We are listening to Maria and others, which is why we are taking this second step. That is why we’re going through a very transparent process. We’re listening to the public. And we’re going to go on this journey together to ensure that the suite of options that we deem viable for existing sources takes into account the concerns that have been raised by the environmental community and the environmental justice community. We’re listening, and we hear Maria and her cohorts loud and clear.

So far, the EPA has only opened up a nonregulatory docket to gather input on a new emissions rule for existing gas plants, which sounds like it isn’t tied to any specific rulemaking. Can you explain why that’s a nonregulatory docket and what the next steps are to reach a final rule for existing power plants? Is there any chance this rule could get done before the election?

“For far too long, low-income communities of color and tribal communities have been disproportionately impacted by pollution from the power sector”

The process is underway, and I wouldn’t read too much into the first step. There are multiple steps that are a part of any rulemaking process, and I can assure you that the actions that we take to rein in the carbon pollution and toxic pollution from existing gas sources will go through the appropriate process that can withstand court challenges but also follow the science and follow the law. 

I’ve heard you speak really passionately over the years about environmental justice and ending the legacy of fossil fuels disproportionately polluting communities of color and low-income neighborhoods. How do you reconcile that with the US still producing record amounts of oil and gas?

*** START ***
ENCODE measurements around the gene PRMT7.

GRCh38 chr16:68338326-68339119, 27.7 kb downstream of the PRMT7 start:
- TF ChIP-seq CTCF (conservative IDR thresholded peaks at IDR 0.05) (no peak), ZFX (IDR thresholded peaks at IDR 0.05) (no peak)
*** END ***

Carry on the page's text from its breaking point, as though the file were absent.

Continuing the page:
I think that it’s fair to say that President Biden has set the agenda. Leadership starts at the top, and he is the president that at least twice has said during the State of the Union address that environmental justice is a top priority for all of us. It goes without saying that, for far too long, low-income communities of color and tribal communities have been disproportionately impacted by pollution from the power sector and the chemical sector. What we’ve pledged is that we would apply our regulations equally under the law to protect everyone in this country, especially those who are disproportionately impacted or most vulnerable. 

I took that Journey to Justice tour throughout the country, starting in the Southeast United States. When you spend time with families who have been impacted by cancer for multiple generations, when you see how close some of these homes are to chemical facilities and coal ash dump sites, you quickly realize that there are things that we can do, that we must do, that the president has asked us to do. That’s exactly what this EPA is doing. 

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Justine Calma